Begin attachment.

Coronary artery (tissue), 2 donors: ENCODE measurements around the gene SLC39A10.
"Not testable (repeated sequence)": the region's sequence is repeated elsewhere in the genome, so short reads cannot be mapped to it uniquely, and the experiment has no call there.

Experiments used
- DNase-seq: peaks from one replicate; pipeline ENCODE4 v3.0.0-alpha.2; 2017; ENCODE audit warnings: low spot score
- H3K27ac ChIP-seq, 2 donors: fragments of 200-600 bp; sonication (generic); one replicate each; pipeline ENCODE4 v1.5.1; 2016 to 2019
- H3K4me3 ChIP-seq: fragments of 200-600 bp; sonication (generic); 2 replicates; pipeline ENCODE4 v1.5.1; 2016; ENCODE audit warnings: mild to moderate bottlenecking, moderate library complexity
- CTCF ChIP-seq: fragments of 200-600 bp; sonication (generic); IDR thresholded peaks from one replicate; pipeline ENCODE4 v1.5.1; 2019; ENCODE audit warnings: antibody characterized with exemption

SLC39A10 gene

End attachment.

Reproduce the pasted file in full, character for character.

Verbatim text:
Coronary artery (tissue), 2 donors: ENCODE measurements around the gene SLC39A10.
"Not testable (repeated sequence)": the region's sequence is repeated elsewhere in the genome, so short reads cannot be mapped to it uniquely, and the experiment has no call there.

Experiments used
- DNase-seq: peaks from one replicate; pipeline ENCODE4 v3.0.0-alpha.2; 2017; ENCODE audit warnings: low spot score
- H3K27ac ChIP-seq, 2 donors: fragments of 200-600 bp; sonication (generic); one replicate each; pipeline ENCODE4 v1.5.1; 2016 to 2019
- H3K4me3 ChIP-seq: fragments of 200-600 bp; sonication (generic); 2 replicates; pipeline ENCODE4 v1.5.1; 2016; ENCODE audit warnings: mild to moderate bottlenecking, moderate library complexity
- CTCF ChIP-seq: fragments of 200-600 bp; sonication (generic); IDR thresholded peaks from one replicate; pipeline ENCODE4 v1.5.1; 2019; ENCODE audit warnings: antibody characterized with exemption

SLC39A10 gene